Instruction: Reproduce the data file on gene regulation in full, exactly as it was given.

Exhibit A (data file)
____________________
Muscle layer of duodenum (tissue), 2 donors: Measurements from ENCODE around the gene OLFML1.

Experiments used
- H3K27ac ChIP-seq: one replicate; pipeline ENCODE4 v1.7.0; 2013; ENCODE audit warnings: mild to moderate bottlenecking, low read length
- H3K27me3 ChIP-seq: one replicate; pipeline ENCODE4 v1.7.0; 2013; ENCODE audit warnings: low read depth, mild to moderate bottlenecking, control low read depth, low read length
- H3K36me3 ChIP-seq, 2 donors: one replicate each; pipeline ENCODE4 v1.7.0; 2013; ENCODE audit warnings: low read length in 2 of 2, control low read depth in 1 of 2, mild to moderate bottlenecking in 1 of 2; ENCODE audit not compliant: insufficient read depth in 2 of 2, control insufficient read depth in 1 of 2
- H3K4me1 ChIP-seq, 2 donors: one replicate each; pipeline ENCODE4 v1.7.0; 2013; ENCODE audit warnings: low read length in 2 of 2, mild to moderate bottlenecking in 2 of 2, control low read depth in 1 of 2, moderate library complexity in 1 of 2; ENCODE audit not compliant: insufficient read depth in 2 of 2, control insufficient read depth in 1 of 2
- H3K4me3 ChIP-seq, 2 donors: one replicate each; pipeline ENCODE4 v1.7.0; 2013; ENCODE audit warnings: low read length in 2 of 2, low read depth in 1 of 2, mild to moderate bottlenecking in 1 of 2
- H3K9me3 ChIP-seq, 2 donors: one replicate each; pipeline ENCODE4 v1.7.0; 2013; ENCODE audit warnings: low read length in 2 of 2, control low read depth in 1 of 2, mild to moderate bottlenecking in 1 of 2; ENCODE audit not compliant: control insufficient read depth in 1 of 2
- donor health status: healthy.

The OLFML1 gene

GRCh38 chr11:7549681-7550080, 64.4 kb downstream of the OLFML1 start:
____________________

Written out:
Muscle layer of duodenum (tissue), 2 donors: Measurements from ENCODE around the gene OLFML1.

Experiments used
- H3K27ac ChIP-seq: one replicate; pipeline ENCODE4 v1.7.0; 2013; ENCODE audit warnings: mild to moderate bottlenecking, low read length
- H3K27me3 ChIP-seq: one replicate; pipeline ENCODE4 v1.7.0; 2013; ENCODE audit warnings: low read depth, mild to moderate bottlenecking, control low read depth, low read length
- H3K36me3 ChIP-seq, 2 donors: one replicate each; pipeline ENCODE4 v1.7.0; 2013; ENCODE audit warnings: low read length in 2 of 2, control low read depth in 1 of 2, mild to moderate bottlenecking in 1 of 2; ENCODE audit not compliant: insufficient read depth in 2 of 2, control insufficient read depth in 1 of 2
- H3K4me1 ChIP-seq, 2 donors: one replicate each; pipeline ENCODE4 v1.7.0; 2013; ENCODE audit warnings: low read length in 2 of 2, mild to moderate bottlenecking in 2 of 2, control low read depth in 1 of 2, moderate library complexity in 1 of 2; ENCODE audit not compliant: insufficient read depth in 2 of 2, control insufficient read depth in 1 of 2
- H3K4me3 ChIP-seq, 2 donors: one replicate each; pipeline ENCODE4 v1.7.0; 2013; ENCODE audit warnings: low read length in 2 of 2, low read depth in 1 of 2, mild to moderate bottlenecking in 1 of 2
- H3K9me3 ChIP-seq, 2 donors: one replicate each; pipeline ENCODE4 v1.7.0; 2013; ENCODE audit warnings: low read length in 2 of 2, control low read depth in 1 of 2, mild to moderate bottlenecking in 1 of 2; ENCODE audit not compliant: control insufficient read depth in 1 of 2
- donor health status: healthy.

The OLFML1 gene

GRCh38 chr11:7549681-7550080, 64.4 kb downstream of the OLFML1 start: